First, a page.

Says fresh proposal under NCLT is similar to earlier plan, which was affected by legal tangles
Reliance Communications (RCom), with outstanding debt of ₹42,000 crore, plans to propose a similar Debt Resolution Plan in the National Company Law Tribunal (NCLT) process, as was earlier being pursued outside NCLT to repay dues. It then plans to exit the telecommunications business altogether.
Under the NCLT, the firm aims to overcome challenges raised by the need for 100% approvals by all lenders earlier. Within the ambit of NCLT, a 66% majority rule will help quicken resolution, said an RCom spokesperson.
The company’s Debt Resolution Plan under NCLT will include sale of all telecom infrastructure assets and spectrum, strategic monetisation of subsidiaries GCX, IDC and Indian Enterprise Business, and development of 30 million sq ft at the Dhirubhai Ambani Knowledge City (DAKC) complex and sale of other real estate assets, he said.
RCom has total outstanding debt of ₹42,000 crore, of which ₹19,800 crore is owed to Indian lenders, with SBI alone being owed over ₹4,500 crore. Of the rest, ₹18,200 crore is owed to international lenders, led by Chinese banks.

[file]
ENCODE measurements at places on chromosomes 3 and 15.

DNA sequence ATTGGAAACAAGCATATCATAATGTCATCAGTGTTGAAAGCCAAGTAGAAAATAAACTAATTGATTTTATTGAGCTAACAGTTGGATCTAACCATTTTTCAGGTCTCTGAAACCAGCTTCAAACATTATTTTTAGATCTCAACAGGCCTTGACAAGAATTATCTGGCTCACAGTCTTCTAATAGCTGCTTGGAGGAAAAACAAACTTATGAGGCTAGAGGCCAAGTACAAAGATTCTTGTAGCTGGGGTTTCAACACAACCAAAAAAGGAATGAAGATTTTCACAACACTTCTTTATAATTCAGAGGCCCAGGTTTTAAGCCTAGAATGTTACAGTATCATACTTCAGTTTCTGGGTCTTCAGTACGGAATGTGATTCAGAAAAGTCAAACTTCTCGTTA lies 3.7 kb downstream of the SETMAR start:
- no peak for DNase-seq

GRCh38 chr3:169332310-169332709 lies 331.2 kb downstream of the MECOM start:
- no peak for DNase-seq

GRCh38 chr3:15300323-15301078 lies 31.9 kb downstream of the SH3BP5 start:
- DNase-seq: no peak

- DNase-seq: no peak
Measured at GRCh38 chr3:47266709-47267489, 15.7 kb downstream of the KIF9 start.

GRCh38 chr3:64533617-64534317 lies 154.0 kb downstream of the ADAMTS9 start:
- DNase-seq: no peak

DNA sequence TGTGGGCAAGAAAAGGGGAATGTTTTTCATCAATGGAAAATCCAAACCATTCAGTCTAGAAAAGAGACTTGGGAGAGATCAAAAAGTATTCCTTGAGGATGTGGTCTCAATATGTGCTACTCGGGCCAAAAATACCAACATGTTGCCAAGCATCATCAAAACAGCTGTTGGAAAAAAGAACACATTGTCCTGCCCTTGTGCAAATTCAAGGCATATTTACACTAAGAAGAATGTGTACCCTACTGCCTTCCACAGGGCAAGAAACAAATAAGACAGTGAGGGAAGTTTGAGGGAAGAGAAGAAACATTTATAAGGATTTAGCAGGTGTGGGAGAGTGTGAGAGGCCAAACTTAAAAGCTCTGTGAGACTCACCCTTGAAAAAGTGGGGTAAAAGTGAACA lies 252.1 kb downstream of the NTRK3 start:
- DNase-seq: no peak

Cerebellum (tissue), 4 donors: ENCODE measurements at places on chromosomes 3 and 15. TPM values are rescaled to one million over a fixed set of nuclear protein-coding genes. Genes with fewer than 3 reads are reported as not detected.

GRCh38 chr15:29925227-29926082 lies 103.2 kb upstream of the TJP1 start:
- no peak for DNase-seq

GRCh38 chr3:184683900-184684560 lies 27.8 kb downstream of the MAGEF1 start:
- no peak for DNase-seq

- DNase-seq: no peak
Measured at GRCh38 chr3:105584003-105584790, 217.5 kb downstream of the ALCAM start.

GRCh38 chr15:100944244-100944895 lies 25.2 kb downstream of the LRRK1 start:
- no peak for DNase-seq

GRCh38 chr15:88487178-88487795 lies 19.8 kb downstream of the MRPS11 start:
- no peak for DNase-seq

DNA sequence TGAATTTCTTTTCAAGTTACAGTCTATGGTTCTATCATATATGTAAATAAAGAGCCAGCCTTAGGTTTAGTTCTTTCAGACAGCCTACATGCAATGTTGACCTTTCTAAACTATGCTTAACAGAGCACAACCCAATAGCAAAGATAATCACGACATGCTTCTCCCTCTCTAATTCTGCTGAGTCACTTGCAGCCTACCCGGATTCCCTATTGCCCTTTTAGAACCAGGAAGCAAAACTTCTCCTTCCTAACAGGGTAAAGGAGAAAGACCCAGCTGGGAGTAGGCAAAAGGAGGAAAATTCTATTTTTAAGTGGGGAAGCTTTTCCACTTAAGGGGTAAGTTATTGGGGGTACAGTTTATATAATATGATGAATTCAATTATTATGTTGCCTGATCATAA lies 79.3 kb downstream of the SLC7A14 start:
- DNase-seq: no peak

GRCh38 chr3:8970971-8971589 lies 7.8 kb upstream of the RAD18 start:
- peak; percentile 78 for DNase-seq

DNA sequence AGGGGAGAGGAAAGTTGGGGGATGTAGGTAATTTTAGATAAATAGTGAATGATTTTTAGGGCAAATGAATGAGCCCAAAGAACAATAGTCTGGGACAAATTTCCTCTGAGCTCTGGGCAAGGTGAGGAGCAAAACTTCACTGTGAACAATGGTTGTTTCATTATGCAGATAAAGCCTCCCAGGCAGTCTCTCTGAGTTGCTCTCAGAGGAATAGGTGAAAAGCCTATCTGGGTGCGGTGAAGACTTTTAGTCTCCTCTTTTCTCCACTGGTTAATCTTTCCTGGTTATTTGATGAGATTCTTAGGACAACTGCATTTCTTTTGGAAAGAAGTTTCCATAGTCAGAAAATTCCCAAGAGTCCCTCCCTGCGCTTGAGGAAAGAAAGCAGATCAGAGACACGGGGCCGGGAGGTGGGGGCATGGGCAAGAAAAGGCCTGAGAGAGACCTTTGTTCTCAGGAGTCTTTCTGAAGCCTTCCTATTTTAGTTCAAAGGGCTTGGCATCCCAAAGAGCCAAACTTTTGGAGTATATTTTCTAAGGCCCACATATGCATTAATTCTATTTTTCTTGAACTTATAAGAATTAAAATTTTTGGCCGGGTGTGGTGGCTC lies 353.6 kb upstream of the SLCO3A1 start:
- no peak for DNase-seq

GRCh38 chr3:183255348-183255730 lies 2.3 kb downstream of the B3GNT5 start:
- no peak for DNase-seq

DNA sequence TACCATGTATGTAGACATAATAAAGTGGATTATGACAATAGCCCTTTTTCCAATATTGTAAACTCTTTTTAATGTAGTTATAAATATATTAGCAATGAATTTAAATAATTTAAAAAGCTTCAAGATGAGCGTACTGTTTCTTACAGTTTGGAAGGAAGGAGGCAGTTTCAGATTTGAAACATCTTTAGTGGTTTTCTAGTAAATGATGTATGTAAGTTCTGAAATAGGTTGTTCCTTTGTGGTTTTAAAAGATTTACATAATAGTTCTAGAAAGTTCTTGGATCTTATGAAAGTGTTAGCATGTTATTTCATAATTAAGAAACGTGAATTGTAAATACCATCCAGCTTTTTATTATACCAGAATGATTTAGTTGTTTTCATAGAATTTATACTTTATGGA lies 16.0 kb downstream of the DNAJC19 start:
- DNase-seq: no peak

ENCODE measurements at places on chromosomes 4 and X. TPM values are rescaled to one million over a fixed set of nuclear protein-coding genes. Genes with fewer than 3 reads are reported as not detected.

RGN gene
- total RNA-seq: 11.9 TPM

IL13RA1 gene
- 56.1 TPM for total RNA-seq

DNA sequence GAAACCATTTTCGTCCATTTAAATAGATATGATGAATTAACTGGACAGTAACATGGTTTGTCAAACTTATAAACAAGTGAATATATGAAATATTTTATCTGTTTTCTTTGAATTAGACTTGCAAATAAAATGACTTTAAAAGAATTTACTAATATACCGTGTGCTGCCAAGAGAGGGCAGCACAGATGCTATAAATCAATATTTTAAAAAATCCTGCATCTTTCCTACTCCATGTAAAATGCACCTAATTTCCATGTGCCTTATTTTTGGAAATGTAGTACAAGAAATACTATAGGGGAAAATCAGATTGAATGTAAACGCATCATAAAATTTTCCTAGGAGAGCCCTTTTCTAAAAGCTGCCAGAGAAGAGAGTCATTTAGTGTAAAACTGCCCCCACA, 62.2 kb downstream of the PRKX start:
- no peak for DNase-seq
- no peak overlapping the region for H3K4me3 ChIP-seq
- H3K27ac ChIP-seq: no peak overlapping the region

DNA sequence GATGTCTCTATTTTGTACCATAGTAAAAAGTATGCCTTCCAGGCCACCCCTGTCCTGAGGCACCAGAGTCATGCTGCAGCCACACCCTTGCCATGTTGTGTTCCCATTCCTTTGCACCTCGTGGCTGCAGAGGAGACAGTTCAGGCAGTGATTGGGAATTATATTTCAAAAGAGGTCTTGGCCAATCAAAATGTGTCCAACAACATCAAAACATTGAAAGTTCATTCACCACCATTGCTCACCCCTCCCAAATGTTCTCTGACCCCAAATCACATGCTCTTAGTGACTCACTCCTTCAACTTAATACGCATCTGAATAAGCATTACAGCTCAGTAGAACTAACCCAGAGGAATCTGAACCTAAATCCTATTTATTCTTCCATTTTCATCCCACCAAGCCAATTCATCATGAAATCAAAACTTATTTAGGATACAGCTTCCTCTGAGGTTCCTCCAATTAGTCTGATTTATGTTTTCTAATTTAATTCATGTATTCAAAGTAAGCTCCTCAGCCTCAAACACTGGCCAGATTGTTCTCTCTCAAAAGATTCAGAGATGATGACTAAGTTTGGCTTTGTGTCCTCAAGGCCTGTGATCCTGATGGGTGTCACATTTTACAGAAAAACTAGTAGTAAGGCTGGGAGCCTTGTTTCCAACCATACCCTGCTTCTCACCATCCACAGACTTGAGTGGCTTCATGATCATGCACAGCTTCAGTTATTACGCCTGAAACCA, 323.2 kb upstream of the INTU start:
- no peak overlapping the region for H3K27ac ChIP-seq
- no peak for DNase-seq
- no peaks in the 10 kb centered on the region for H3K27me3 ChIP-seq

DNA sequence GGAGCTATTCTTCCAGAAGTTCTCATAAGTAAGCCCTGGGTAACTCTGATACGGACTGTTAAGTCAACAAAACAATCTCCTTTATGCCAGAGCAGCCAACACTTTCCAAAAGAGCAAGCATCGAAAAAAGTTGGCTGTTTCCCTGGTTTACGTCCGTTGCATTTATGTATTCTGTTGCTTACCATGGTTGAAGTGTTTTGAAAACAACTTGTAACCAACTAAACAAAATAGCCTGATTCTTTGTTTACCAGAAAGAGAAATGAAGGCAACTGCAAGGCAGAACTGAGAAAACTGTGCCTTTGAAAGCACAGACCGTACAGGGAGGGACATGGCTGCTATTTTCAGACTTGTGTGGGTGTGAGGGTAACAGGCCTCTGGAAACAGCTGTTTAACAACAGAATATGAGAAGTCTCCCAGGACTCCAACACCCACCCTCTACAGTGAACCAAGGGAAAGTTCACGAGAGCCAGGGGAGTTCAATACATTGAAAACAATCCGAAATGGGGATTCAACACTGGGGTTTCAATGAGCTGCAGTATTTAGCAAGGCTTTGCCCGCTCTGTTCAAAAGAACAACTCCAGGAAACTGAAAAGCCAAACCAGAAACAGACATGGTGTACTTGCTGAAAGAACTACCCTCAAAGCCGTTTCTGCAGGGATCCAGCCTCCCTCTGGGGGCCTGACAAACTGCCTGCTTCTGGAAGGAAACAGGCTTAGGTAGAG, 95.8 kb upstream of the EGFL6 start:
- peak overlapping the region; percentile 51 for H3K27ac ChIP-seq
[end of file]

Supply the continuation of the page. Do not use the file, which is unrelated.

“The company has been faced with various, mostly untenable issues raised by the Department of Telecommunications. These issues inter alia resulted in numerous legal issues at High Courts, TDSAT and the Hon’ble Supreme Court, which frustrated the existing plan and can now be addressed/resolved under the NCLT process,” said the spokesperson.
The board of RCom expects substantial unsustainable debt and liabilities to stand extinguished under the NCLT process, he added. “The RCom board will actively participate (without voting rights) in the NCLT resolution process, as clarified by a recent judgment of Hon’ble Supreme Court,” said a company statement
In December 2017, the firm had entered into a pact with Reliance Jio to sell its telco assets for ₹25,000 crore. However, it could sell assets worth ₹5,000 crore only. The remaining ₹20,000 crore in the deal with Reliance Jio fell through as it failed to get DoT approval for the sale of spectrum. Reliance Jio had refused to take responsibilities for the past dues of RCom.
“What was till now being pursued under SDR will now be pursued under NCLT. This will help us in time-bound resolution and overcome through the NCLT’s 66% majority rule, against the 100% lenders approvals rule outside,” a senior RCom official told The Hindu.